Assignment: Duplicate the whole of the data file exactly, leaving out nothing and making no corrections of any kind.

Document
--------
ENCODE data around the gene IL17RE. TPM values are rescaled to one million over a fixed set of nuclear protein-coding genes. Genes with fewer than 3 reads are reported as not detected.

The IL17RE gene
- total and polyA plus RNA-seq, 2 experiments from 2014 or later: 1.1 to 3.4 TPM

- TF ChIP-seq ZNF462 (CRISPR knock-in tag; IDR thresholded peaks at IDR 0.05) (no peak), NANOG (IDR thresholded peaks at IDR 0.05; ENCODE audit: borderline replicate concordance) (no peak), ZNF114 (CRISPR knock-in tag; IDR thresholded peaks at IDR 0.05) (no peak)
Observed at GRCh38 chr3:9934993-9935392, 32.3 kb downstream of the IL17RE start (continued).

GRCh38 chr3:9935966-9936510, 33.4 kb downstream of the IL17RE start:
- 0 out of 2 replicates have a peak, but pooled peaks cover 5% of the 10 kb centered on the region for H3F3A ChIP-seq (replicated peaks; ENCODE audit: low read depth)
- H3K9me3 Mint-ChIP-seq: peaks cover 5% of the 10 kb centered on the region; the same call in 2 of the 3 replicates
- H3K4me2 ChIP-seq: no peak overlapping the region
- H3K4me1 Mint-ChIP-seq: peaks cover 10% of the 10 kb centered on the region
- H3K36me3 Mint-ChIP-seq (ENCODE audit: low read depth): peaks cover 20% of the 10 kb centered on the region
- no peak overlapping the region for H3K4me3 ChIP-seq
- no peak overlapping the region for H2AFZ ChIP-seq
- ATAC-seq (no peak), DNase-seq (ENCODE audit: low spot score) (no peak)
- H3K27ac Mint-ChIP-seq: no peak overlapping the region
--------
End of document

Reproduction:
ENCODE data around the gene IL17RE. TPM values are rescaled to one million over a fixed set of nuclear protein-coding genes. Genes with fewer than 3 reads are reported as not detected.

The IL17RE gene
- total and polyA plus RNA-seq, 2 experiments from 2014 or later: 1.1 to 3.4 TPM

- TF ChIP-seq ZNF462 (CRISPR knock-in tag; IDR thresholded peaks at IDR 0.05) (no peak), NANOG (IDR thresholded peaks at IDR 0.05; ENCODE audit: borderline replicate concordance) (no peak), ZNF114 (CRISPR knock-in tag; IDR thresholded peaks at IDR 0.05) (no peak)
Observed at GRCh38 chr3:9934993-9935392, 32.3 kb downstream of the IL17RE start (continued).

GRCh38 chr3:9935966-9936510, 33.4 kb downstream of the IL17RE start:
- 0 out of 2 replicates have a peak, but pooled peaks cover 5% of the 10 kb centered on the region for H3F3A ChIP-seq (replicated peaks; ENCODE audit: low read depth)
- H3K9me3 Mint-ChIP-seq: peaks cover 5% of the 10 kb centered on the region; the same call in 2 of the 3 replicates
- H3K4me2 ChIP-seq: no peak overlapping the region
- H3K4me1 Mint-ChIP-seq: peaks cover 10% of the 10 kb centered on the region
- H3K36me3 Mint-ChIP-seq (ENCODE audit: low read depth): peaks cover 20% of the 10 kb centered on the region
- no peak overlapping the region for H3K4me3 ChIP-seq
- no peak overlapping the region for H2AFZ ChIP-seq
- ATAC-seq (no peak), DNase-seq (ENCODE audit: low spot score) (no peak)
- H3K27ac Mint-ChIP-seq: no peak overlapping the region